SCOTLAND’S housing minister has blamed Westminster cuts rising levels of homelessness as new figures were published showing the growing scale of the problem.

New statistics published on Tuesday showed all metrics the Scottish Government uses to measure homelessness had seen a rise.

The latest figures – covering April to September last year – showed there had been an 8% increase in the number of households compared with the same period in 2022.

There was also a 3% increase in the number of applications to be considered homeless and the figures showed there was a 4% uptick in those assessed as homeless or threatened with homelessness.

The data also showed that open applications – people who had applied for assessment but had not yet received a ruling – were up 10%, the highest level in 20 years.

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According to a new report on the statistics this was the “second year in a row increases have been experienced across all these measures”.

It added: “As at September 30, 2023, open applications and households in temporary accommodation reached the highest in the time series from 2003 and 2002, respectively.”

Rough sleeping is also up, with 1,408 applications that reported a household member experiencing rough sleeping in the three months before the application was made, and 888 the night before.

These are increases compared to the same period in 2022.

And there were 1,575 instances of households not being offered temporary accommodation.

This is a substantial increase from 345 in 2022. The vast majority of these were in Glasgow, which saw 1,355 such cases.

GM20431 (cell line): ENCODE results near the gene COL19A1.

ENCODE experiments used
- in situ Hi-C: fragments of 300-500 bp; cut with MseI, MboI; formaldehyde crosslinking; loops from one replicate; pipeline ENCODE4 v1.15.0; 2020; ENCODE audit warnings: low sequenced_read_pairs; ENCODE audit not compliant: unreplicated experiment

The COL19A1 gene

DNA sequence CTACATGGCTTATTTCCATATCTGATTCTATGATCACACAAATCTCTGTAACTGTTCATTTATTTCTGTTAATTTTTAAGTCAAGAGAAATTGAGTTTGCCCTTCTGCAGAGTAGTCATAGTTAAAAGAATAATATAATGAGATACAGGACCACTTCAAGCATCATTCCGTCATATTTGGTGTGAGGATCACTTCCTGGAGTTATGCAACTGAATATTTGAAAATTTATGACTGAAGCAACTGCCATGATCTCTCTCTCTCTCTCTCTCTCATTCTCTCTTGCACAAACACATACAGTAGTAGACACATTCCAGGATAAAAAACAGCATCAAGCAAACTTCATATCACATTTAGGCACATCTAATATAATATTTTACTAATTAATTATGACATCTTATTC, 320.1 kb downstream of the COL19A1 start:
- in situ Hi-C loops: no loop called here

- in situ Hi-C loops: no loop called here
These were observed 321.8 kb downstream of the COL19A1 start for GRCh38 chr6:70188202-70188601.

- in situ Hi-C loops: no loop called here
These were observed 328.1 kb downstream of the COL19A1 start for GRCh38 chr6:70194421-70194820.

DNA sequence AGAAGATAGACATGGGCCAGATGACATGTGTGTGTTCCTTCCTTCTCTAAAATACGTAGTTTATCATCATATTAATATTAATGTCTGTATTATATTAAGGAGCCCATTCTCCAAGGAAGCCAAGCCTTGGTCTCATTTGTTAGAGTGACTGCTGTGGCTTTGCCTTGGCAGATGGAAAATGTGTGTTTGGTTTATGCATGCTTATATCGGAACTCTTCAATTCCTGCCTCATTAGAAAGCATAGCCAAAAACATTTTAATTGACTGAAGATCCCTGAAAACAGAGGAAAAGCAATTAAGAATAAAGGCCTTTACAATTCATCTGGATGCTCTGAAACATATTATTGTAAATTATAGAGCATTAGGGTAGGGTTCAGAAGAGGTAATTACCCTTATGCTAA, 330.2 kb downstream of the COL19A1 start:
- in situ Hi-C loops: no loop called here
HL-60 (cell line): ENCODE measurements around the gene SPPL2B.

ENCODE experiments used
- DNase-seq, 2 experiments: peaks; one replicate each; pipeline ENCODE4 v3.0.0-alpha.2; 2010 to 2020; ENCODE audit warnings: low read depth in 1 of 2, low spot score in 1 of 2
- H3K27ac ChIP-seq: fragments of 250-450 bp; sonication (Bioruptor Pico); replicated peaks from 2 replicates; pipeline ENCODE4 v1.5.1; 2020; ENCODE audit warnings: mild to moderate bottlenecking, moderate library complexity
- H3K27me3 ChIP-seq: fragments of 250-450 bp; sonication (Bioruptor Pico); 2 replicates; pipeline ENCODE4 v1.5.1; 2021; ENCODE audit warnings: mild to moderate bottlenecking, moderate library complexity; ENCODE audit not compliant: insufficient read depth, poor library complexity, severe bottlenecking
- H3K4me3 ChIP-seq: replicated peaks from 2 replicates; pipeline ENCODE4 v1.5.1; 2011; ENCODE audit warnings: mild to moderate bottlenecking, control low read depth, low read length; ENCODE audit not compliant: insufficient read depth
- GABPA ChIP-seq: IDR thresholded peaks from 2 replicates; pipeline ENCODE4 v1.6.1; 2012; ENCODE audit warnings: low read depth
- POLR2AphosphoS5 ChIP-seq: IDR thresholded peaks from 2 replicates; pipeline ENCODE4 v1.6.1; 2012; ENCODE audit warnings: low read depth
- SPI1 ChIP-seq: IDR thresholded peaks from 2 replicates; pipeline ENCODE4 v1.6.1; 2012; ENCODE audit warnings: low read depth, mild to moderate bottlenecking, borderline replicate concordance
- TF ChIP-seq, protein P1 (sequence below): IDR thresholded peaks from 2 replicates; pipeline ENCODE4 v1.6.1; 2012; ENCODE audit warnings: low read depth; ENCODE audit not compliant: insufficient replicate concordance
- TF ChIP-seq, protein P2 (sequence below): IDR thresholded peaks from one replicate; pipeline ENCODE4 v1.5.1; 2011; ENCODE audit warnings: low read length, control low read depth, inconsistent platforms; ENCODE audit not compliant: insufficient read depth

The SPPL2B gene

The National: Paul McLennan

Housing Minister Paul McLennan (above) said cuts in Westminster had made the situation in Scotland worse.

He said: “These figures are sobering and demonstrate the challenge we face in tackling homelessness, which has been made worse by UK Government’s Local Housing Allowance Freeze, cuts to the Scottish Government’s budget and the bedroom tax.

“Despite this, Scotland continues to have the strongest rights anywhere in the UK for anyone who becomes homeless, but we are determined to ensure no one need become homeless in the first place and ensure people can stay in their homes.”

It comes as the Scottish Parliament prepares to debate the Government’s latest budget, which includes cuts to money dedicated to housebuilding.

The Scottish Government has come in for fierce criticism for the cuts but ministers have insisted their hands were tied by the spending plans unveiled by Chancellor Jeremy Hunt in his Autumn Statement late last year.

A UK Government spokesperson said: “Our Local Housing Allowance increase will put an average of nearly £800 more a year into the pockets of 1.6 million private renters on the lowest incomes, and the removal of the spare room subsidy encourages mobility within the social rented sector, making better use of available social housing.

“The Scottish Government is receiving a record £41 billion per year settlement from the UK Government and has significant tax, borrowing and welfare powers to deliver for the people of Scotland.”